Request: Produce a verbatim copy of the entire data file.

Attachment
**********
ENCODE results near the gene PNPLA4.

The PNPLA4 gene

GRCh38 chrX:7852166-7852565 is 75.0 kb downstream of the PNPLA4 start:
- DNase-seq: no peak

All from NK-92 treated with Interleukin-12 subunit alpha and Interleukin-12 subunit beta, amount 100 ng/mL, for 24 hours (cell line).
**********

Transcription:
ENCODE results near the gene PNPLA4.

The PNPLA4 gene

GRCh38 chrX:7852166-7852565 is 75.0 kb downstream of the PNPLA4 start:
- DNase-seq: no peak

All from NK-92 treated with Interleukin-12 subunit alpha and Interleukin-12 subunit beta, amount 100 ng/mL, for 24 hours (cell line).